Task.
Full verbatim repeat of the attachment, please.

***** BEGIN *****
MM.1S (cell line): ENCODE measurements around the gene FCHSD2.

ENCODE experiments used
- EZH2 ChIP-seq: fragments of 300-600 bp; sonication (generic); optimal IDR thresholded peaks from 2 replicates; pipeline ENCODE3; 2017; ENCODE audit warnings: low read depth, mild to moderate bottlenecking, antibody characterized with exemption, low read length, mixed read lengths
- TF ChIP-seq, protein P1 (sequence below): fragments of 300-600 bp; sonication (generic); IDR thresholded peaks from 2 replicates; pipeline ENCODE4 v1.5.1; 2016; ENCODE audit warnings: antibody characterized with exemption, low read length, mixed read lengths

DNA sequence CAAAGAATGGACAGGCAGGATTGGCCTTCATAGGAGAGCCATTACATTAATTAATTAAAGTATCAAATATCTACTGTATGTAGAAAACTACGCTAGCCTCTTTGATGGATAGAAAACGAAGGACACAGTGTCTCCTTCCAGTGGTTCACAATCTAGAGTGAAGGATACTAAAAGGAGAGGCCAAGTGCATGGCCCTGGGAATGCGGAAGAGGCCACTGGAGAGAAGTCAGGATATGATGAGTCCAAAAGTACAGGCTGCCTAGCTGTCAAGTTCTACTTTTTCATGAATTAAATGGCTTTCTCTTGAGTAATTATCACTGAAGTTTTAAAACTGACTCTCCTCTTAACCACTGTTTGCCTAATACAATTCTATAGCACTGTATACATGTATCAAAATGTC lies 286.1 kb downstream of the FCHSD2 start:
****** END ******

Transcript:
MM.1S (cell line): ENCODE measurements around the gene FCHSD2.

ENCODE experiments used
- EZH2 ChIP-seq: fragments of 300-600 bp; sonication (generic); optimal IDR thresholded peaks from 2 replicates; pipeline ENCODE3; 2017; ENCODE audit warnings: low read depth, mild to moderate bottlenecking, antibody characterized with exemption, low read length, mixed read lengths
- TF ChIP-seq, protein P1 (sequence below): fragments of 300-600 bp; sonication (generic); IDR thresholded peaks from 2 replicates; pipeline ENCODE4 v1.5.1; 2016; ENCODE audit warnings: antibody characterized with exemption, low read length, mixed read lengths

DNA sequence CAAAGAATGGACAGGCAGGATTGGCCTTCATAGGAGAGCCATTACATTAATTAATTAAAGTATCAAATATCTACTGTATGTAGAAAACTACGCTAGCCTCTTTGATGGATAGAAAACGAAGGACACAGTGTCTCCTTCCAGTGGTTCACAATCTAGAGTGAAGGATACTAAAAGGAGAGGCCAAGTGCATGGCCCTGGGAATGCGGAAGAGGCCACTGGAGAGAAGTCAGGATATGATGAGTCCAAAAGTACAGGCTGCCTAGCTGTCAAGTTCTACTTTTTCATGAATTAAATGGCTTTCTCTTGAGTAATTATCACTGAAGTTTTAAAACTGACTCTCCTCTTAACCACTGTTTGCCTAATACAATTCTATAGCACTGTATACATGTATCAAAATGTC lies 286.1 kb downstream of the FCHSD2 start: